CFTC Goes In Depth on Risk Control Measures For Automated Trading

Financial markets regulators in the United States have published a concept release on risk controls and system safeguards for automated

Law makers and financial markets’ regulators in the United States have been engaged in restructuring the entire methodology around which the electronic trading industry can operate, since the Dodd-Frank Act was sworn in by Barack Obama in 2010.

The latest subject which has been approved for publication by the US Commodity Futures Trading Commission (CFTC) is today’s concept release on risk controls and system safeguards for automatic trading environments.

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The concept release reflects the CFTC’s ongoing commitment to the safety and soundness of US derivatives markets in a time of rapid technological change, and provides a platform for discussion and analysis of the appropriate responses to such changes.

In addition, it provides an overview of the automated trading environment, including its principal actors, potential risks, and responsive measures taken to date by the CFTC or industry participants. The CFTC release also discusses a series of pre-trade risk controls, post-trade reports and other measures along with system safeguards related to the design, testing and supervision of automated trading systems (ATSs)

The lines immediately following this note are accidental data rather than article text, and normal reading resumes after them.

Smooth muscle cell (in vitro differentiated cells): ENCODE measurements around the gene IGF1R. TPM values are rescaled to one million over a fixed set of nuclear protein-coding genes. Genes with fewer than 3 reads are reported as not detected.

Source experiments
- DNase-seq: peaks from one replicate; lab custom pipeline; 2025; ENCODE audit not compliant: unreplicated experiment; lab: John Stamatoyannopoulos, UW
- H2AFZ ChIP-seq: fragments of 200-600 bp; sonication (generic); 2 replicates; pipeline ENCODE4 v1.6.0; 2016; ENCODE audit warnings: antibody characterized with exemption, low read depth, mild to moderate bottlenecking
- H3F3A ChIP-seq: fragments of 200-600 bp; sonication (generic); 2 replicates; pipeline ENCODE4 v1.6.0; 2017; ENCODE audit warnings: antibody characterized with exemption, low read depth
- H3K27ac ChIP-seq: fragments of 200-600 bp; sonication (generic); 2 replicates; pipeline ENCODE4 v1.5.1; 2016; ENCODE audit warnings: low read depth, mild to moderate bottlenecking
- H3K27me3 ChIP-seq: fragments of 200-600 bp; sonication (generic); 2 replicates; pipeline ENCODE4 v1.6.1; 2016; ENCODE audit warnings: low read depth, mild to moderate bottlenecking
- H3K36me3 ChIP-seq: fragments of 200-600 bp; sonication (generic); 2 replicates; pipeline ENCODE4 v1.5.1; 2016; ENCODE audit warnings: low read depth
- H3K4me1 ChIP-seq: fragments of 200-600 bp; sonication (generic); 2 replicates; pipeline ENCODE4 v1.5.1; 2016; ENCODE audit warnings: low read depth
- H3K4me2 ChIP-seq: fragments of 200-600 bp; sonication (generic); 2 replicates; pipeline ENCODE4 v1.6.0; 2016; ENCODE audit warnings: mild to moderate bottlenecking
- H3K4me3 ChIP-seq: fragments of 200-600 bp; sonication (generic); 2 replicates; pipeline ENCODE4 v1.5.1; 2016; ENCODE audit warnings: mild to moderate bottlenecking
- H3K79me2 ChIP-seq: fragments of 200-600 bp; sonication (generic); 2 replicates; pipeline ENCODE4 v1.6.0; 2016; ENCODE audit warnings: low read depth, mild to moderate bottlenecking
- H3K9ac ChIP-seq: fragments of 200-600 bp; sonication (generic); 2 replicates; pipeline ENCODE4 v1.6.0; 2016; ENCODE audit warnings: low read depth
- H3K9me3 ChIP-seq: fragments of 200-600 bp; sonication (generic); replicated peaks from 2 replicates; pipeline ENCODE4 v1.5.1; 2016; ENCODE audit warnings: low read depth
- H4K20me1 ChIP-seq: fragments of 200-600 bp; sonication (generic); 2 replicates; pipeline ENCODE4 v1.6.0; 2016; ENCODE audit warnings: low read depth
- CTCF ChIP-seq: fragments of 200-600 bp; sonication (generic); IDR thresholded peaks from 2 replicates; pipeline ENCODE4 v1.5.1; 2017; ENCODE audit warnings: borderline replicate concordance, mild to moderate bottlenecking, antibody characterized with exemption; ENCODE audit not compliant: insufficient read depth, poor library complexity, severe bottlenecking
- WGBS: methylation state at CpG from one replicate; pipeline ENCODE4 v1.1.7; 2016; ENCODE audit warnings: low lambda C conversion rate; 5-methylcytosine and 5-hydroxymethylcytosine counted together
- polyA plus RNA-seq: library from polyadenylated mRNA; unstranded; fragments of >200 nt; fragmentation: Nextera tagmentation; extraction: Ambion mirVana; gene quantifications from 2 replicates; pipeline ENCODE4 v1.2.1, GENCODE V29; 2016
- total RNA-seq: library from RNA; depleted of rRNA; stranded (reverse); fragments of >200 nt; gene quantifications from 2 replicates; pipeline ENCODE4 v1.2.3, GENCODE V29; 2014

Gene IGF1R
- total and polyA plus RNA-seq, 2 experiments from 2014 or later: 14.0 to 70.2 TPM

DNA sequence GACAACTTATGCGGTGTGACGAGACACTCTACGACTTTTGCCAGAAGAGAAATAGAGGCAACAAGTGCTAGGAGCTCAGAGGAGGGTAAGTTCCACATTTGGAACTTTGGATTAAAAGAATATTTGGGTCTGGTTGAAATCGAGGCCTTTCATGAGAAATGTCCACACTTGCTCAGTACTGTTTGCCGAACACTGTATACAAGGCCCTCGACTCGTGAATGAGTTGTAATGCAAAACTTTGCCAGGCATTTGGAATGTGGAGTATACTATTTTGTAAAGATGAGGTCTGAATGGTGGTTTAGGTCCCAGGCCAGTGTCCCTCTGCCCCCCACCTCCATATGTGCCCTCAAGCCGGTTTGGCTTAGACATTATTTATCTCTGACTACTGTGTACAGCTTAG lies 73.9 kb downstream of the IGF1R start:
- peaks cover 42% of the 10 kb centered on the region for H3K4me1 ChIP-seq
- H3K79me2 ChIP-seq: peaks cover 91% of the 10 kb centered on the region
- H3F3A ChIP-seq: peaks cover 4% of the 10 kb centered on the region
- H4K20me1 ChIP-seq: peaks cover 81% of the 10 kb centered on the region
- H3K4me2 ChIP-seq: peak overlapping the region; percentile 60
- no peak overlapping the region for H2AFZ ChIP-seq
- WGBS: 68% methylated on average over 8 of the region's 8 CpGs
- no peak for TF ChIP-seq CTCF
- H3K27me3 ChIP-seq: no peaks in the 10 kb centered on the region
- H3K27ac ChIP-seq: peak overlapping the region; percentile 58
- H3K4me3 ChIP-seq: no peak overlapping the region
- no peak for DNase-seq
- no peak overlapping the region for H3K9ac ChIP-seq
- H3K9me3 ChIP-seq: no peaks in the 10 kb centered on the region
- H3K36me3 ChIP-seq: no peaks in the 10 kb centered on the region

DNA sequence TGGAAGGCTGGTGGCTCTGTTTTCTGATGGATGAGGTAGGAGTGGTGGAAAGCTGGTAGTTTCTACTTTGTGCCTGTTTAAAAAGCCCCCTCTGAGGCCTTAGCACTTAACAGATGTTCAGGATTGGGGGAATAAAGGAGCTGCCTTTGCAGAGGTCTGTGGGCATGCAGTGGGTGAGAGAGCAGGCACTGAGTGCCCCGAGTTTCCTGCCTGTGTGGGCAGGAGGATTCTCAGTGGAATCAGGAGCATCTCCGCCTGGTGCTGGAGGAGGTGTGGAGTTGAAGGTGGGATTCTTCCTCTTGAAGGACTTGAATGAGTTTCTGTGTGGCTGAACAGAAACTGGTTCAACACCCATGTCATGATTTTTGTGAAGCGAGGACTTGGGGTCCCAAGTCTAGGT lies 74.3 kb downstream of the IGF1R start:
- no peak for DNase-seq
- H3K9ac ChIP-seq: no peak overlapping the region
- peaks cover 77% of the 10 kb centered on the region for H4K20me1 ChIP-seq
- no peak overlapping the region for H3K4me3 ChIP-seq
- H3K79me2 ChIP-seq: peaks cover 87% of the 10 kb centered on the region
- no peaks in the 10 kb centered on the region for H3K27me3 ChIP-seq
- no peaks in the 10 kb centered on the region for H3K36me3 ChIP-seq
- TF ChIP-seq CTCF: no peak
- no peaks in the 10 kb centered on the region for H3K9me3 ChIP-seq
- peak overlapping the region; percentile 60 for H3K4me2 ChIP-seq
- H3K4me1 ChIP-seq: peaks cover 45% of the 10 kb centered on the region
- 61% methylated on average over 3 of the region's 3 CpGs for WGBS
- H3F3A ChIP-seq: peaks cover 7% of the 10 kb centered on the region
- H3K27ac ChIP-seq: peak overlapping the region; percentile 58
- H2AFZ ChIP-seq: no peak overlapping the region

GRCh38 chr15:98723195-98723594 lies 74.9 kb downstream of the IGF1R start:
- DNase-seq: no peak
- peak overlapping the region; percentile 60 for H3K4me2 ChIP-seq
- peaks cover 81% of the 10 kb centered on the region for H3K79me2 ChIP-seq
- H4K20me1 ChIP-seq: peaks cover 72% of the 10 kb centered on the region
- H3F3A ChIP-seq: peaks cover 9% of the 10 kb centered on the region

Furthermore, it includes additional protections designed to promote safe and orderly markets. In each case, the CFTC seeks extensive public comment regarding these measures.

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According to the CFTC, this concept release was driven by US derivatives markets’ fundamental transition from human-centered trading venues, to highly automated and interconnected trading environments. The operational centers of modern markets now reside in a combination of ATSs and electronic trading platforms that can execute repetitive tasks at speed orders of magnitude, greater than any human equivalent.

Traditional risk controls and safeguards that relied on human judgment and speed, must be reevaluated in light of new market structures. Furthermore, the Commission and market participants must ensure that regulatory standards and internal controls are calibrated to match both current and foreseeable market technologies and risks.

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The regulatory authority has already taken steps to address the transition to automated trading and require appropriate risk controls, including within designated contract markets (DCMs), swap execution facilities (SEFs), futures commission merchants (FCMs), swap dealers (SDs) and major swap participants (MSPs).

Relevant measures to date include rules requiring FCMs, SDs and MSPs that are clearing member firms to establish risk-based limits for all proprietary and customer accounts, and to use automated means to screen orders for compliance with risk limits when such orders are subject to automated execution.

The CFTC has also adopted requirements for DCMs that provide direct market access, and trading pause and halt requirements for DCMs and SEFs designed to prevent and reduce the potential risk of market disruptions. Additional measures taken by the CFTC, as well as practices already in place within industry participants, are discussed in the Concept Release.

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